By Catherine Wagley
By Channing Sargent
By L.A. Weekly critics
By Amanda Lewis
By Catherine Wagley
By Carol Cheh
By Keegan Hamilton
By Bill Raden
In the current climate of fading media giants, Hef's offer might seem like a way out of further losses for long-suffering investors, but the suit calls the plan "the product of a flawed process designed to sell ... on terms detrimental" to stockholders. And when a much-rumored sale to clothing corporation Iconix was derailed last year over unresolved questions about Hef's continued role, stockholder David Brown filed another suit in Los Angeles, accusing the founder of maneuvering to preserve his lifestyle at all costs.
"He controls 70 percent of the vote of the company, so the fate of the company is really in Hef's hands and nobody else's," says David Bank, global media and research analyst at RBC Capital Markets.
The most brutal assessment came from analyst David Miller of the investment bank Caris & Company, whose most recent report on Playboy Enterprises Inc. predicted good times for stockholders once the old man is gone. "We believe Mr. Hefner's death could result in a material stock-price uptick on the notion the mansion could eventually be sold, which would leave the company net-debt-free," Miller wrote.
There goes Graceland.
Hef is of the old school, more Mad Men than Mad Money, comparable to George Steinbrenner and other outsize corporate owners whose cults of personality are not incidental to the high profile of their companies. So says Todd Harrison, CEO of Minyanville Media and a former investment banker. "There comes a point where you have to hand the baton to the next generation, but there's a bit of a dichotomy. He's built this franchise and it's his life's work and he should be able to live out the rest of his years in his home."
Hef may also be on to something, ignoring the media gloom and hand-wringing, maybe sensing untapped value in Playboy, the brand. The bunny remains one of the most recognizable logos on the planet. It is on women's underwear and energy drinks, on pillowcases and shot glasses, on T-shirts, handbags, cigars and lingerie. There is a Playboy maid's costume for your little terrier ($22), a bobble head of young Hef circa 1953 ($18) and bunny-logo hardware for your tongue and navel piercings (at Sears for $18). You can run to a local 7-Eleven for a bottled shot of Playboy Passion Enhancer to get your lady friend back in the mood — for a mere $2.99. All exist for good reason, earning Playboy Enterprises $37 million in licensing revenue alone last year.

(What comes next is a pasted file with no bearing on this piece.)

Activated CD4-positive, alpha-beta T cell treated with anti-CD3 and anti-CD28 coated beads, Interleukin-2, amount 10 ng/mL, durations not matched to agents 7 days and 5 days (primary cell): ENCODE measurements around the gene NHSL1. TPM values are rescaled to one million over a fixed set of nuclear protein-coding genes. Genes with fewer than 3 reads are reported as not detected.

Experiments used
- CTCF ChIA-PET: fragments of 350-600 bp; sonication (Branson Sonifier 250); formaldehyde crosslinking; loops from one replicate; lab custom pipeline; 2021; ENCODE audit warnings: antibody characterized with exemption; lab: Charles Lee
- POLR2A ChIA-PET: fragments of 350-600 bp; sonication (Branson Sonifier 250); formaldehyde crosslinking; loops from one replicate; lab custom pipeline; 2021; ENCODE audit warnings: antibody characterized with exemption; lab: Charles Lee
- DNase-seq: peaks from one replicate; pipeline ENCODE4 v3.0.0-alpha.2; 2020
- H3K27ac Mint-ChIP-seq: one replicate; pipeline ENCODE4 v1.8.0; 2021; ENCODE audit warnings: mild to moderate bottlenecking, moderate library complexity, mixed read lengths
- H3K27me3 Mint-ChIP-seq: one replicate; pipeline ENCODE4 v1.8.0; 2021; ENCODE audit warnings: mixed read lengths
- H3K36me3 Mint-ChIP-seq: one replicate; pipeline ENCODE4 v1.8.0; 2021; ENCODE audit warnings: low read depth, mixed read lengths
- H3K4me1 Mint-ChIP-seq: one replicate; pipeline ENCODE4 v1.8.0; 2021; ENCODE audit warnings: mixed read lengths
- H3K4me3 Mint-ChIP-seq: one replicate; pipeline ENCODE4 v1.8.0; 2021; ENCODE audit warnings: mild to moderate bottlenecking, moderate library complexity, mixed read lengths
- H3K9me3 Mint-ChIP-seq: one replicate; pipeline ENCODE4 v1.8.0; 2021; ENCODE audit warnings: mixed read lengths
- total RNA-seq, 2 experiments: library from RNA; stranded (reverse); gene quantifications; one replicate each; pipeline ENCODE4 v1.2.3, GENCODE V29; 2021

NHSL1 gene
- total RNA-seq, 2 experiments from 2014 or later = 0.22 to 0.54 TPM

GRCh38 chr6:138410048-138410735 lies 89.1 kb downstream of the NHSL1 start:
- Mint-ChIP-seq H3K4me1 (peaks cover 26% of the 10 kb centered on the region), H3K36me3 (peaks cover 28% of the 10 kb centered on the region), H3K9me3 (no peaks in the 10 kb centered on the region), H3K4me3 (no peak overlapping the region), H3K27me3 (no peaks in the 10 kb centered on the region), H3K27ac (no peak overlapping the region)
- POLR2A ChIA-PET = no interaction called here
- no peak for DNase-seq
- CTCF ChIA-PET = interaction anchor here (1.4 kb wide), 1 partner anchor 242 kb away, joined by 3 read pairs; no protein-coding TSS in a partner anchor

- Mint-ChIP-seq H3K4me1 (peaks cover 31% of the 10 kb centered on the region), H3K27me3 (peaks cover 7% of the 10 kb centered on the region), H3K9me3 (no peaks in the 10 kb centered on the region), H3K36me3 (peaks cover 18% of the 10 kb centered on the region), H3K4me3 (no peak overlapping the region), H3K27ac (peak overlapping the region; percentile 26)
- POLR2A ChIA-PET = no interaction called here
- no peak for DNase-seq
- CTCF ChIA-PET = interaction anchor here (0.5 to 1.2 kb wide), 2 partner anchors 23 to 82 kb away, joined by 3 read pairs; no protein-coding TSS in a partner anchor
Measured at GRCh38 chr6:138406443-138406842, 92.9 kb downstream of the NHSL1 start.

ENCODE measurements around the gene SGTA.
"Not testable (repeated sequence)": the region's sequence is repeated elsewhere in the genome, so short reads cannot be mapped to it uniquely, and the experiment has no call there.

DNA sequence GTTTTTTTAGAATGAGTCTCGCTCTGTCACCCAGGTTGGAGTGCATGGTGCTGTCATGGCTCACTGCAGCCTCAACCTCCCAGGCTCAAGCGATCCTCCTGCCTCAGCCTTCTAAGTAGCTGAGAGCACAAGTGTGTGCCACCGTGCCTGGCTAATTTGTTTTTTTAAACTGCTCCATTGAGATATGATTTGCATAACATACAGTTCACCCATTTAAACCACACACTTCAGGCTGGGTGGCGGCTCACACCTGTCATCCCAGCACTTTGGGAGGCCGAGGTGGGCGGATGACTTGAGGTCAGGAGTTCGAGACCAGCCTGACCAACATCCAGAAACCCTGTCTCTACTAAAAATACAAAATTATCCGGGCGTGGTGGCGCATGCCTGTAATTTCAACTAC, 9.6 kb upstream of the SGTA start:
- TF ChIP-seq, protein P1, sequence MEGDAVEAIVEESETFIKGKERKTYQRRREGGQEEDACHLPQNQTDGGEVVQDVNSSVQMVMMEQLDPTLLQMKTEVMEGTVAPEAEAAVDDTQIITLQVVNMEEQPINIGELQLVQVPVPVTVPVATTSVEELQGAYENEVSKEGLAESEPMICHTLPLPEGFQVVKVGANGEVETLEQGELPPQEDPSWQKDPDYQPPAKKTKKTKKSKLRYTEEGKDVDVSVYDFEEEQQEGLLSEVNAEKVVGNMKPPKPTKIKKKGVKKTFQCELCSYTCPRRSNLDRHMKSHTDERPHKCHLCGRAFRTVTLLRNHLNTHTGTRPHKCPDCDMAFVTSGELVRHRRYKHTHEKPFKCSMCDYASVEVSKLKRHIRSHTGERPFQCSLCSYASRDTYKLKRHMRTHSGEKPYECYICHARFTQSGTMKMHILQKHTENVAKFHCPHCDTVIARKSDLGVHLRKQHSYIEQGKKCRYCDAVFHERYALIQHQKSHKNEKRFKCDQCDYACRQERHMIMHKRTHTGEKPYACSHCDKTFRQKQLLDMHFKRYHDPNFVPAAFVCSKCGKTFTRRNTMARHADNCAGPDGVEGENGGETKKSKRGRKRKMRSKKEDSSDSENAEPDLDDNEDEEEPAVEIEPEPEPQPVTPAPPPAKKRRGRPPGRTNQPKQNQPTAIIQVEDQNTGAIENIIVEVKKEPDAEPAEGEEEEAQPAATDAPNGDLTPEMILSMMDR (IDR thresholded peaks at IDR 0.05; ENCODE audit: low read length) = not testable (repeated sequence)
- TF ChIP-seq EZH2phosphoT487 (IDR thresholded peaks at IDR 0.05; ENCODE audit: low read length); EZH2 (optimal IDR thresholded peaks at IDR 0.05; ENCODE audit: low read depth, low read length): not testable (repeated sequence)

Even if all print media, including the centerfolds of Playboy, were to disappear, there is reason to believe the bunny brand would survive, with or without Hefner's iconic presence. "He's important to the brand," says Bank, "but I think it outlives him."
Since announcing his intentions to the board, Hefner has stepped back from his usual heavy interview schedule. On the phone just days ahead of his offer this month, Hefner revealed nothing of his plans but sounded upbeat about the company that began at his kitchen table in 1953: "Things are looking up significantly."
A young woman steps discreetly from a backroom, leaving behind the throw pillows and mirrored walls, the convenient box of tissues and the vintage dimmer switch on the wall. She walks unsteadily in a yellow dress, rust-colored dreadlocks bunched on her head. She makes it past the pool table and across the games room to a man in plaid shorts trying his luck at a Playboy pinball machine. "How are you doing?" he asks her.
"Great," she replies, with a flushed, crooked grin. "I just got laid!"
They arrive by the busload and stretch limo, rolling up the driveway past the "Playmates at Play" traffic sign, the men in black suits or resort casual, the women in bras or pasties, stepping out onto the hilltop Shangri-la right beneath Hefner's bedroom window. Girls pose for quick snapshots by the front door and the fountain they've seen on TV before they're sent around to the party in the mansion backyard, with the tents and buffet, the go-go dancers and DJs. It's like a nightclub back there.
Hef is in a cabana with Crystal and some girls, as a huge crowd of guests gathers in front of him, raising cameras and cell phones and just staring at the great man, the center of attention. But this isn't one of his parties. He throws fewer events than he used to but allows outsiders to take over the property for a night, bringing their own guest list and female eye candy, tonight charging $1,000 a ticket or $10,000 a cabana, with a portion going to charity.
This night is the annual Kandyland event, another party hosted by the Karma Foundation, an upscale networking and nightlife business. Close to $50,000 will be raised here for Star Education, an environmental program for children, according to Karma President Marvin Epstein. Parties at the mansion are a hot ticket, fueled by stories of painted ladies and wet, naked encounters in the grotto. Young women are invited to submit photos and apply for free admission, described on the Karma casting site as an "opportunity for beautiful and classy people to attend the most sensational and breathtaking" of events. And the event, not hero worship, is the point for many.